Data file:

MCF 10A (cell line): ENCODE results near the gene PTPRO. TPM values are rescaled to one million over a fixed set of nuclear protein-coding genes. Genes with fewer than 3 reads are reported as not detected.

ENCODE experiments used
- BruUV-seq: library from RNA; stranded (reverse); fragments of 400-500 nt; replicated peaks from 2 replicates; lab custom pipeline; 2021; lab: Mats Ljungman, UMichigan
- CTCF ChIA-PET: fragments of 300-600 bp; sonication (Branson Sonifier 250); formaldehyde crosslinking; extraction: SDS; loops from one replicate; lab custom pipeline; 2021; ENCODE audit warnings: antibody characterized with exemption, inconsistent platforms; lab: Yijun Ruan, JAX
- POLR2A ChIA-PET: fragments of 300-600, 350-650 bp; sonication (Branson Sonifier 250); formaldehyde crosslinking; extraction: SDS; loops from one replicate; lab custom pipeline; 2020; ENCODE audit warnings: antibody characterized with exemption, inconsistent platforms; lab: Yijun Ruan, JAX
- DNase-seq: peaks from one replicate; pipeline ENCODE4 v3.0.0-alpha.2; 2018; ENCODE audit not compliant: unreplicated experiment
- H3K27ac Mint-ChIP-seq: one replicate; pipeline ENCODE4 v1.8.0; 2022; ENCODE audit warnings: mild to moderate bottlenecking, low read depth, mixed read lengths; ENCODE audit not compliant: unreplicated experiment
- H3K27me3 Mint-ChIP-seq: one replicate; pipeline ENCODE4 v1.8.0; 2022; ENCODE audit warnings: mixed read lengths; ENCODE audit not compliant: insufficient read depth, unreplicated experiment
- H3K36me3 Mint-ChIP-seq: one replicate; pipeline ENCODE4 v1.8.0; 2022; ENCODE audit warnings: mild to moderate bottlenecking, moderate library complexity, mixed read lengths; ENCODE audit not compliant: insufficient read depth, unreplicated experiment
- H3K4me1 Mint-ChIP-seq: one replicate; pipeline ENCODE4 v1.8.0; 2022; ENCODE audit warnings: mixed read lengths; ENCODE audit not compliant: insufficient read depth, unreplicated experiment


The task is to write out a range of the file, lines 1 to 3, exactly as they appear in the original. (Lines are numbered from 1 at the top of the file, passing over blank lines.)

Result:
MCF 10A (cell line): ENCODE results near the gene PTPRO. TPM values are rescaled to one million over a fixed set of nuclear protein-coding genes. Genes with fewer than 3 reads are reported as not detected.

ENCODE experiments used
- BruUV-seq: library from RNA; stranded (reverse); fragments of 400-500 nt; replicated peaks from 2 replicates; lab custom pipeline; 2021; lab: Mats Ljungman, UMichigan